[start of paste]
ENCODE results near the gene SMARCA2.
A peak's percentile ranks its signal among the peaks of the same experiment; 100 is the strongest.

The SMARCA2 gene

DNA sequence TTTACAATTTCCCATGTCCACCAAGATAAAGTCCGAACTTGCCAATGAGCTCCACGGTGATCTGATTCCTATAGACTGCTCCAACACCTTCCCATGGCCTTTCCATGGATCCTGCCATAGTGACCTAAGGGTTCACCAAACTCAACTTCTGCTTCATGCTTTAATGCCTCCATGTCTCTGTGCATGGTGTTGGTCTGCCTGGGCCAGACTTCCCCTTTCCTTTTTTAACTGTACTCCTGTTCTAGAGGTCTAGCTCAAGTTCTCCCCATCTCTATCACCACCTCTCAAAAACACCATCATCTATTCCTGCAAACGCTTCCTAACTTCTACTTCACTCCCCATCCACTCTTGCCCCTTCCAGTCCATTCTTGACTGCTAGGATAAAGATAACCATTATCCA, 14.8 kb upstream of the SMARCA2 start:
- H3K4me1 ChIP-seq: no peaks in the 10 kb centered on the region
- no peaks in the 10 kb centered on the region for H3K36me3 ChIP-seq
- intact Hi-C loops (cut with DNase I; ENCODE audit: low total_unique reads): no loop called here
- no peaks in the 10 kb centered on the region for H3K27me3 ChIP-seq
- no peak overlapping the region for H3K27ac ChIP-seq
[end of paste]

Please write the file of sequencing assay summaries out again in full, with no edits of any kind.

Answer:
ENCODE results near the gene SMARCA2.
A peak's percentile ranks its signal among the peaks of the same experiment; 100 is the strongest.

The SMARCA2 gene

DNA sequence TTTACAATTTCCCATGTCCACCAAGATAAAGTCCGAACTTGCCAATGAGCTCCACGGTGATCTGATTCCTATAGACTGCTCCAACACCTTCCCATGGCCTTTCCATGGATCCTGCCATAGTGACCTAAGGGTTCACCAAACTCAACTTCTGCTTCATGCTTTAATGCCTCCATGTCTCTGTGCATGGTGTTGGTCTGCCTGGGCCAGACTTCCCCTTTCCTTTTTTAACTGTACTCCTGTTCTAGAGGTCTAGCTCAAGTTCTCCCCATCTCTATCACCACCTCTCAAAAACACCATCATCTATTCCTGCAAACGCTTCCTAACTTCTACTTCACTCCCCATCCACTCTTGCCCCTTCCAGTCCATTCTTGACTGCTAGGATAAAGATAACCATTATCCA, 14.8 kb upstream of the SMARCA2 start:
- H3K4me1 ChIP-seq: no peaks in the 10 kb centered on the region
- no peaks in the 10 kb centered on the region for H3K36me3 ChIP-seq
- intact Hi-C loops (cut with DNase I; ENCODE audit: low total_unique reads): no loop called here
- no peaks in the 10 kb centered on the region for H3K27me3 ChIP-seq
- no peak overlapping the region for H3K27ac ChIP-seq